Let’s take a look at three brands that have managed to transform their mascots into social media sensations — and figure out what other brands can learn from them.
3 Highly-Successful Brand Mascots To Learn From
1. P&G’s Mr. Clean
Coming in at number one, Mr. Clean has been the mascot for P&G’s all-purpose cleaner since 1957. A consumer favorite for years, Mr. Clean now boasts his own quite popular Twitter account — with 30.1K followers.
On Twitter, Mr. Clean posts everything from product promotions to the brand’s humorous Superbowl ads to entertaining memes. He replies to his followers, tags other brands, and even mourned the loss of fellow brand mascot, Mr. Peanut, in 2020.
By creating a Twitter account ostensibly run by their well-loved mascot, P&G has succeeded at solidifying its brand personality and connecting emotionally with consumers.
Our Tip: If your brand has a mascot that’s been even moderately successful with consumers, consider the ways that you can incorporate it into your social media strategy.
Well-executed brand mascots add personality to companies and give them a distinguishable voice and face — which allow them to stand out among the competition.
2. Travelocity’s Roaming Gnome
Travelocity’s “Roaming Gnome” first appeared in the brand’s 2004 viral ad, appropriately called “Where’s My Gnome?”
Due to the popularity of the ad campaign and consumers’ instant love of said gnome, the Roaming Gnome become the de facto brand mascot of Travelocity shortly thereafter.
Interestingly, Travelocity hopped on the “give the brand mascot their own social media profile” bandwagon quite early. In 2007, the Roaming Gnome got his own MySpace account — later followed by a Foursquare account in 2010. Facebook, Twitter, and Instagram accounts came next.
In 2022, the Roaming Gnome has 196.4k followers on Twitter and 33.9k followers on Instagram. On both platforms, the Travelocity gnome posts fun, inventive images and captions, showing him traveling the world in style and luxury.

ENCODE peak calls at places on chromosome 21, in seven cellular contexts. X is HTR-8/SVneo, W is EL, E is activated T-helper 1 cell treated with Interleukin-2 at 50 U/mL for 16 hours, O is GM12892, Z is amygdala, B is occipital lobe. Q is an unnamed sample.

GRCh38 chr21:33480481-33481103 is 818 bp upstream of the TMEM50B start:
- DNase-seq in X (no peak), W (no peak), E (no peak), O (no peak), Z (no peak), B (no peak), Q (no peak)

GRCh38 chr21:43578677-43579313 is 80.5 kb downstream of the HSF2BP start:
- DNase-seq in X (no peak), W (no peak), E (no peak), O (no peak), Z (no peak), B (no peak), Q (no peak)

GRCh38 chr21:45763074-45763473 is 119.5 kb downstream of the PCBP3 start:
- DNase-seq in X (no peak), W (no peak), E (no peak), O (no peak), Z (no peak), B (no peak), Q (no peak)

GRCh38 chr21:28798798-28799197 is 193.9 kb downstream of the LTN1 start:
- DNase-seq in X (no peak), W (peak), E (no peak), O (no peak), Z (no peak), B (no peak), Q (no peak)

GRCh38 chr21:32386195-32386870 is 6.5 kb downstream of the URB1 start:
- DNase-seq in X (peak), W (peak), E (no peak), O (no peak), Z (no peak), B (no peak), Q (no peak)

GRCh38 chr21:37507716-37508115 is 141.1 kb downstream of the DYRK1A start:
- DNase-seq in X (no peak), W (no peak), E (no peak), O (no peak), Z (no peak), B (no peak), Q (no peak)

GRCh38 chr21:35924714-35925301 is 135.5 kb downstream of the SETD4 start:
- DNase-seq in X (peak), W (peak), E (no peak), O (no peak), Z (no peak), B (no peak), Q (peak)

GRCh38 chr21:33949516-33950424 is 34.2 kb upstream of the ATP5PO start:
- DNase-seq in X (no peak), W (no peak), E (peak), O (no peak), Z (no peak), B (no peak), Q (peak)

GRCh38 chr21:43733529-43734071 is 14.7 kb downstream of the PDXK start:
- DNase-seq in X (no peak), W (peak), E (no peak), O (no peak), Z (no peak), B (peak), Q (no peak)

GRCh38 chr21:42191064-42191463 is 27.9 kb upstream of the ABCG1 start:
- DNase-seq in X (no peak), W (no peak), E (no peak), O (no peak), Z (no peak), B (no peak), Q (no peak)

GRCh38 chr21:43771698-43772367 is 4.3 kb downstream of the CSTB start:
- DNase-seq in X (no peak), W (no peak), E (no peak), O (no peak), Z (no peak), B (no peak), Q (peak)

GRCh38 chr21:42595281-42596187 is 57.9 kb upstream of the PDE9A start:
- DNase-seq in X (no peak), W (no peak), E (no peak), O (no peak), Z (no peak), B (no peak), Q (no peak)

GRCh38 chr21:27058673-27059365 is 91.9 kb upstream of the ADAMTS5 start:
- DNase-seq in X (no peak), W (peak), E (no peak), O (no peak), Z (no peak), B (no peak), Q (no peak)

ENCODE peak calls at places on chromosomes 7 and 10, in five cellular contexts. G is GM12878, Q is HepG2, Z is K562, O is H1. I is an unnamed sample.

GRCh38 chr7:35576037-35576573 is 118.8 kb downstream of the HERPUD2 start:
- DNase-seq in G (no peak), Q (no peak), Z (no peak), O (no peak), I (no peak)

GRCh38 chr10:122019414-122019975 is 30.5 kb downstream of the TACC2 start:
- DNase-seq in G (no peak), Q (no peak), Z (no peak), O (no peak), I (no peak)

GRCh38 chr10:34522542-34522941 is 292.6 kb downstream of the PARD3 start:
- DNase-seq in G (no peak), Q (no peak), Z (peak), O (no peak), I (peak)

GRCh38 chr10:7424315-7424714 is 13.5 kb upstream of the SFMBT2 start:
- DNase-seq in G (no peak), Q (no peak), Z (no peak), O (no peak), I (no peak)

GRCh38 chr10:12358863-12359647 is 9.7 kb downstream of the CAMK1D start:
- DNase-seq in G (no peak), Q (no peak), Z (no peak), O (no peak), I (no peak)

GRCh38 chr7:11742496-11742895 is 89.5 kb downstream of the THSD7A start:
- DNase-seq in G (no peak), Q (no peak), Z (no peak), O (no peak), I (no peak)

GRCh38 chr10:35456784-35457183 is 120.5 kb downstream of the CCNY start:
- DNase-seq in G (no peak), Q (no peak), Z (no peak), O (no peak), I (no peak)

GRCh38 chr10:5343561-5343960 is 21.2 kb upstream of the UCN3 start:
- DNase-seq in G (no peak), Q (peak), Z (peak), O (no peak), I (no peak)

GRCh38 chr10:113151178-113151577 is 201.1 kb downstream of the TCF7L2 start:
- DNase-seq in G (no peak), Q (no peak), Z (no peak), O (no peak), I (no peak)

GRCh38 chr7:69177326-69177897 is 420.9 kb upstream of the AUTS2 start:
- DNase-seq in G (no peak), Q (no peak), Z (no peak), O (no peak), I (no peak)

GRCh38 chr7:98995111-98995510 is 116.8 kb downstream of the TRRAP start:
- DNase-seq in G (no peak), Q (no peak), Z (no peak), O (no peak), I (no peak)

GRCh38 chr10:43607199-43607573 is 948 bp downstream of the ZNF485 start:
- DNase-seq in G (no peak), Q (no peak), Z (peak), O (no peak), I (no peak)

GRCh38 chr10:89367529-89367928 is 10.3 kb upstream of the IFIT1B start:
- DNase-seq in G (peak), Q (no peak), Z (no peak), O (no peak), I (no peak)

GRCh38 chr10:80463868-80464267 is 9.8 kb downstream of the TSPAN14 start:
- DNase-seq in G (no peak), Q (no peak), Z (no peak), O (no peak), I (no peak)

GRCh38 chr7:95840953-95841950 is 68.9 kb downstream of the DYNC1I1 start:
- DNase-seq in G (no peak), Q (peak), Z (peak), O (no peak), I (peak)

With these accounts, Travelocity is able to promote its services while connecting with consumers on a more personal level. Clearly, the Roaming Gnome is an evergreen brand mascot that has been a huge asset to his brand and a defining part of the company’s overall identity.
Our Tip: Sometimes, the best ideas come from unexpected places. Travelocity didn’t set out to invent a brand mascot. But when they saw how popular the Roaming Gnome was with consumers, he was quickly adopted as such.
Take a look at some of your brand’s most successful campaigns and see if there’s anything you overlooked that could lend itself to becoming your own brand mascot. Keep in mind, a brand mascot can really be anything — like an anthropomorphized paper clip or Koolaid jug — as long as it resonates with consumers.
3. Geico’s Gecko
The Geico Gecko’s roots also go back quite a few years, to when he first made his debut in a 2000 TV commercial. A fast fan favorite, the Gecko quickly become an advertising icon, going on to star in countless other commercials, print ads, and more.
The Gecko joined Twitter back in 2009, where he’s amassed an impressive following of 34K. More recently, he also joined Instagram in 2020 and has 28k followers. The Gecko uses both platforms to post memes, promote his merch, and even share Valentines with his followers.
On social media, the Geico Gecko is funny, engaging, on-trend, and creative. He has a distinct voice and personality, which lend the brand authenticity in the eyes of consumers.
And people love this Gecko — his posts and tweets get hundred of likes and replies. When looking at the types of content the Gecko posts on his social accounts, it’s a good mix of fun, silly content and that which directly promotes Geico.
Clearly, people follow the Gecko on social media because he’s entertaining, fun, and relatable — all qualities which consumers then associate with Geico the company as well.
Our Tip: If you’re going to use your brand mascot to drum up brand awareness and interest on social media, consider playing the long game. Don’t hop straight into posting a majority of promotional content.
Instead, build out your mascot’s personality, profile, and voice — give consumers a reason to follow its accounts and connect with it. That’s how you slowly but surely nurture potential customers.
Not every brand needs a mascot. There are definitely industries and companies where having a fun, quirky mascot would be deemed odd or inappropriate.
But for the brands that want to add humor and approachability to their list of brand associations, it may be time to come up with a brand mascot of their own.
Remember, a well-thought-out mascot bolsters brand personality, refines brand voice, and serves as a method to connect with consumers. So, keep in mind our tips and look to the successful examples we discussed as a jumping-off point.